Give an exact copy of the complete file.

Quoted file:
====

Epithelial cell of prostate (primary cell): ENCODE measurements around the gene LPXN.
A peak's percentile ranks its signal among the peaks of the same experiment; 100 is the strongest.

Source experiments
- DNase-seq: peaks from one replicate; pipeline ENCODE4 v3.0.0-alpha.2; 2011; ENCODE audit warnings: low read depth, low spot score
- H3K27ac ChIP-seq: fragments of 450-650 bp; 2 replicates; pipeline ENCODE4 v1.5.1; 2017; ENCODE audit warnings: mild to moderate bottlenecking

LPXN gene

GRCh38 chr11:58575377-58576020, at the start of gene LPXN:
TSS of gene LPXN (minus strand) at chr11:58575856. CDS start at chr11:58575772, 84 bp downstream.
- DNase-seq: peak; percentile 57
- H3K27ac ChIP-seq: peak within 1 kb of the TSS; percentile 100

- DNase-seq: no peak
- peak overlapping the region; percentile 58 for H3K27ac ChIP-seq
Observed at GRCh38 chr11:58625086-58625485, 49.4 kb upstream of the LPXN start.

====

Epithelial cell of prostate (primary cell): ENCODE measurements around the gene LPXN.
A peak's percentile ranks its signal among the peaks of the same experiment; 100 is the strongest.

Source experiments
- DNase-seq: peaks from one replicate; pipeline ENCODE4 v3.0.0-alpha.2; 2011; ENCODE audit warnings: low read depth, low spot score
- H3K27ac ChIP-seq: fragments of 450-650 bp; 2 replicates; pipeline ENCODE4 v1.5.1; 2017; ENCODE audit warnings: mild to moderate bottlenecking

LPXN gene

GRCh38 chr11:58575377-58576020, at the start of gene LPXN:
TSS of gene LPXN (minus strand) at chr11:58575856. CDS start at chr11:58575772, 84 bp downstream.
- DNase-seq: peak; percentile 57
- H3K27ac ChIP-seq: peak within 1 kb of the TSS; percentile 100

- DNase-seq: no peak
- peak overlapping the region; percentile 58 for H3K27ac ChIP-seq
Observed at GRCh38 chr11:58625086-58625485, 49.4 kb upstream of the LPXN start.